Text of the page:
When Crowded Ocean (my marketing consultancy with Carol Broadbent) was in business, the core of our engagement with our startup clients was a positioning/messaging workshop we conducted with the startup founder(s) and core players. One of the things we taught that, as they entered an established market as a decided underdog, they needed to leverage their major advantage: the ability to adjust to changing market conditions on the fly, unburdened by the status quo (legacy products and customer expectations).
Steinbeck used to contrast his “big books” (East of Eden, Grapes of Wrath) with his smaller gems (Cannery Row, Of Mice and Men) and the difficulties that each type of book posed. One of my early readers, who has read all three of my novels, has been after me to write a ‘big book’ with Silicon Valley at its core. I didn’t set out to make my next novel ‘big’ just to satisfy my friend, but as I laid it out, I realized that it was going to be at least half again as big as its predecessors. It had more of everything: characters, locations, back stories, technologies, etc. So I got in touch with some writer friends and asked for their advice.
Among the many wise things that Winston Churchill said, one that applies to us writers is: If you want me to speak for two minutes, it will take me three weeks of preparation. If you want me to speak for thirty minutes, it will take me a week to prepare. If you...
If you’re feeling emotionally and psychologically balanced, I have a way to fix that: for your next writing project, render it as both a novel and a script at the same time. I’ve been doing that with The Forever Game, the novel (and script) that I’m halfway...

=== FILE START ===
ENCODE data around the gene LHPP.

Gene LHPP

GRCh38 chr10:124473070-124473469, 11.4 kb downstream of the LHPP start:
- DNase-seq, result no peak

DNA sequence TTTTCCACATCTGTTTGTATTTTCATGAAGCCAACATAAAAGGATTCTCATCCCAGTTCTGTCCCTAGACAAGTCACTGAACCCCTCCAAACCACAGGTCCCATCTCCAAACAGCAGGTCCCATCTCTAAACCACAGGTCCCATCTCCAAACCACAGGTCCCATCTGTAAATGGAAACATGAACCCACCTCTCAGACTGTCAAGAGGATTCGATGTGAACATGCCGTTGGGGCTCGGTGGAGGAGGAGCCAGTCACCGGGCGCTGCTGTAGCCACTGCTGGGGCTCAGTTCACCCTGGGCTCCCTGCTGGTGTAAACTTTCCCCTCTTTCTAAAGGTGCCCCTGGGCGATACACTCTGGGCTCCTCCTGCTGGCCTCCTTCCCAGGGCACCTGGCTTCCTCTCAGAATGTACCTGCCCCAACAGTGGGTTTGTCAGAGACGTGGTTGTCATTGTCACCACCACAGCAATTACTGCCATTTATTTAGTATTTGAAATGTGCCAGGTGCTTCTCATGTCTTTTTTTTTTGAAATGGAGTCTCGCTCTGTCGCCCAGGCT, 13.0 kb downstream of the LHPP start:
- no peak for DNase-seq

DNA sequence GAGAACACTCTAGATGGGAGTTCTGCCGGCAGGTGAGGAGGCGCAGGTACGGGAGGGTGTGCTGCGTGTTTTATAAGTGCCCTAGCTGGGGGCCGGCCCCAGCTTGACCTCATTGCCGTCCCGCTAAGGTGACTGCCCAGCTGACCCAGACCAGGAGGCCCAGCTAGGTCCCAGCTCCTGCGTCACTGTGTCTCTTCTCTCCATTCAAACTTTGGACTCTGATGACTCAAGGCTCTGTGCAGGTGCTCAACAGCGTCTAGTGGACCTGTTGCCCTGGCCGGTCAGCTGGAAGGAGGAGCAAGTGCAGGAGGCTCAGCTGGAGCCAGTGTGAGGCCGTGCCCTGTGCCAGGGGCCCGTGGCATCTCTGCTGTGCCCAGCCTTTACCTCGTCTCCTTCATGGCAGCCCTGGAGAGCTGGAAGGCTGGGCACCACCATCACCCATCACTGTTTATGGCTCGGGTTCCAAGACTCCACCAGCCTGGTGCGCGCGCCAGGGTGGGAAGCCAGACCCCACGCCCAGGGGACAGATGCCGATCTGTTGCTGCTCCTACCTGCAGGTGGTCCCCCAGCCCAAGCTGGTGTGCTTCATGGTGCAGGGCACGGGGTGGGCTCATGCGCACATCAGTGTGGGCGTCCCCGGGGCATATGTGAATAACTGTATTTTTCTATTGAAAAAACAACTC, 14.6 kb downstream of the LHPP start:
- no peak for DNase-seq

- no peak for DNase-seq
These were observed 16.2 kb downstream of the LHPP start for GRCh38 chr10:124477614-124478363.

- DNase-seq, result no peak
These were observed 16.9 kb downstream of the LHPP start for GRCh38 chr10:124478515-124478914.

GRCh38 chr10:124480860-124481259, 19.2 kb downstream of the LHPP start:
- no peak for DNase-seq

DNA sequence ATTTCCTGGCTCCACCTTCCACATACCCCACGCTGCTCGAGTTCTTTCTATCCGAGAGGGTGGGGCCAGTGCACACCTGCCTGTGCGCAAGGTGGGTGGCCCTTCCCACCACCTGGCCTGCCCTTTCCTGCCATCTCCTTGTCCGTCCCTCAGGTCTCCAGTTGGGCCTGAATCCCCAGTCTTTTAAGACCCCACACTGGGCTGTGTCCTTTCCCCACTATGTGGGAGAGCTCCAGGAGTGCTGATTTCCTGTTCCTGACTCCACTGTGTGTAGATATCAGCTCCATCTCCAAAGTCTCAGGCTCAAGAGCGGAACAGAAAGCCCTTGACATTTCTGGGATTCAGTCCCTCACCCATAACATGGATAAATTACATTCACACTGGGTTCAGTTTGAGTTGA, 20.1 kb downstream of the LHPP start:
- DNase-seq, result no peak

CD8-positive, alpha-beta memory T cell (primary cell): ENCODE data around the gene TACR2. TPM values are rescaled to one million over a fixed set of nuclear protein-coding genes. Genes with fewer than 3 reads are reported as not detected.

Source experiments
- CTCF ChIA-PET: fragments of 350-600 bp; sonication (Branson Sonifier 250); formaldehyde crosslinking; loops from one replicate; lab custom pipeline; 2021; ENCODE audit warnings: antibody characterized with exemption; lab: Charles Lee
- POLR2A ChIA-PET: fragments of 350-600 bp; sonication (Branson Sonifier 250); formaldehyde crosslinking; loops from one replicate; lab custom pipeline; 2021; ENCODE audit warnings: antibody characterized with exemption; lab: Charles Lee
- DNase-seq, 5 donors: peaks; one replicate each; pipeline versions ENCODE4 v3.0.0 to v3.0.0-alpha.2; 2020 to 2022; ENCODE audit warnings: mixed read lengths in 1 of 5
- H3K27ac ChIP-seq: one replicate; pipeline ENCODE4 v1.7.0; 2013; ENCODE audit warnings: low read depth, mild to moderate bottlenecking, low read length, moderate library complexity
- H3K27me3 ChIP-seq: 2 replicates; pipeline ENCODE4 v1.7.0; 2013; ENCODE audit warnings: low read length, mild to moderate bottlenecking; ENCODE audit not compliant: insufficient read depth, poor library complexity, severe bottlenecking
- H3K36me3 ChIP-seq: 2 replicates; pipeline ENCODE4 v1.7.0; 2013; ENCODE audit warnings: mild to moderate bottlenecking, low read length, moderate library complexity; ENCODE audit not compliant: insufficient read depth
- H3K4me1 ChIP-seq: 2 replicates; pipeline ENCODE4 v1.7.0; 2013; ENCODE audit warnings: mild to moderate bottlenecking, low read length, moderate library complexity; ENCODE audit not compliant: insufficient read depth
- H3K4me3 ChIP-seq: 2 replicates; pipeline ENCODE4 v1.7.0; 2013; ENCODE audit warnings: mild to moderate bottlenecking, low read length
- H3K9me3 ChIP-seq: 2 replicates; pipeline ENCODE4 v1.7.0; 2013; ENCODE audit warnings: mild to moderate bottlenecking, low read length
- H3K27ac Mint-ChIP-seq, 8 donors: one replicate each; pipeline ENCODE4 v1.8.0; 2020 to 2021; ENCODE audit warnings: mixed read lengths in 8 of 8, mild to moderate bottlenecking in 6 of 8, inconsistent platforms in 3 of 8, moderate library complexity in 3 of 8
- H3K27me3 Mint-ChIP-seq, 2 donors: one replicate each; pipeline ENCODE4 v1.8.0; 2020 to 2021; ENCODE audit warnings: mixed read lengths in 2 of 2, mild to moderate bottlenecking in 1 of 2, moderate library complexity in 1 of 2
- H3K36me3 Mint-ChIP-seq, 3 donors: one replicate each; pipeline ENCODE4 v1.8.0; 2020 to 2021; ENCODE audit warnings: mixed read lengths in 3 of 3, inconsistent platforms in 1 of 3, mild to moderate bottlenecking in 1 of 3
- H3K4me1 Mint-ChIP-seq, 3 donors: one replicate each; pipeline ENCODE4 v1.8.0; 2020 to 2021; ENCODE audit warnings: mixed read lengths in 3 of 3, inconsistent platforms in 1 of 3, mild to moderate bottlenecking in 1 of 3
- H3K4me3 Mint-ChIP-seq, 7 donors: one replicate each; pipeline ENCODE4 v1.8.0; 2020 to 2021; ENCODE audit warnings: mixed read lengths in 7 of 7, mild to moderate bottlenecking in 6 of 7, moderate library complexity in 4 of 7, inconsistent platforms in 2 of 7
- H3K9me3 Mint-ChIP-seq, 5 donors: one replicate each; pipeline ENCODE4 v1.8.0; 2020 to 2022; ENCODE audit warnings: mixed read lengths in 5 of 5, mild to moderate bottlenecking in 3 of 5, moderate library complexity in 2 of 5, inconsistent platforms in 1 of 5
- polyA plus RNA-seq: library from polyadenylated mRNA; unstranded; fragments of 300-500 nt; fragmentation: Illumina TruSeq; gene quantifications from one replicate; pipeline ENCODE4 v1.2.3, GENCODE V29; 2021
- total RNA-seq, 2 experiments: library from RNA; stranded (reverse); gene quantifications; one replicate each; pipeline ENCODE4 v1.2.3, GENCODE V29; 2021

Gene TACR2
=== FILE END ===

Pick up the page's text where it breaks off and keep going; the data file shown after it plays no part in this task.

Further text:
After all these years of writing and having some of my work published, I rarely, if ever, considered word count. It wasn’t until Newsweek told me to lose 200 words of my carefully (and beautifully) constructed article on pedophilia in the Catholic clergy that I thought in terms of length. But word count only mattered in journalism, not fiction.
If you think you’re a pretty good writer (which I do) and you want to become a better writer (which I also do), then my advice is to hire an editor. Bear in mind, though, that even though you’re paying them, a good editor will be direct and honest, often brutally so. It’s kind of a writer’s version of going to an S&M parlor.
In my previous novels, I’ve stuck pretty much to the maxim: write what you know. Readers who don’t know me might raise their eyes at this statement, since my three novels have been about sexual violence and prison life; genocide; and pedophilia. In my defense, I...
Petra doesn’t need an alarm, not after all these years. Though she sets one every night.
Waking before the alarm goes off—not a stumbling into the day but sitting up alert and relaxed—she checks the clock, though she knows what it will say. 5:40. Clad in yoga pants and a sleeveless stretchy black t-shirt, she slings her feet over the side of the bed and pads out of the bedroom on panther feet.
If you read the previous blog, please continue reading. If you’re joining this blog at this point, I’d recommend going back and reading the previous installment.
Here’s the deal: I’m writing my next project as both a script and novel. I opened both with the Prologue from the earlier blog (a bunch of VCs aboard a yacht), but while the producer I’m working with on the script loved it as a grabber opening, my writing coach felt I was introducing characters that we wouldn’t see again until the end of Act 1. She wanted something more in line with antagonist/protagonist line of development.
I’m trying something a bit different with my fourth novel. In the first three I wrote either a complete novel or a complete screenplay, then, once it was out and making the rounds, I’d write its counterpart. Left for Alive was a novel for three years before I turned it into a screenplay. The Devil’s Breath was a screenplay first, then a novel. Same with The Empty Confessional.
Left For Alive
Two brothers and their ex-con cohorts are investigated at every turn by press and police. Their violent mysteries start to unravel, until a final revelation gives one brother a new life while ending the life of the other.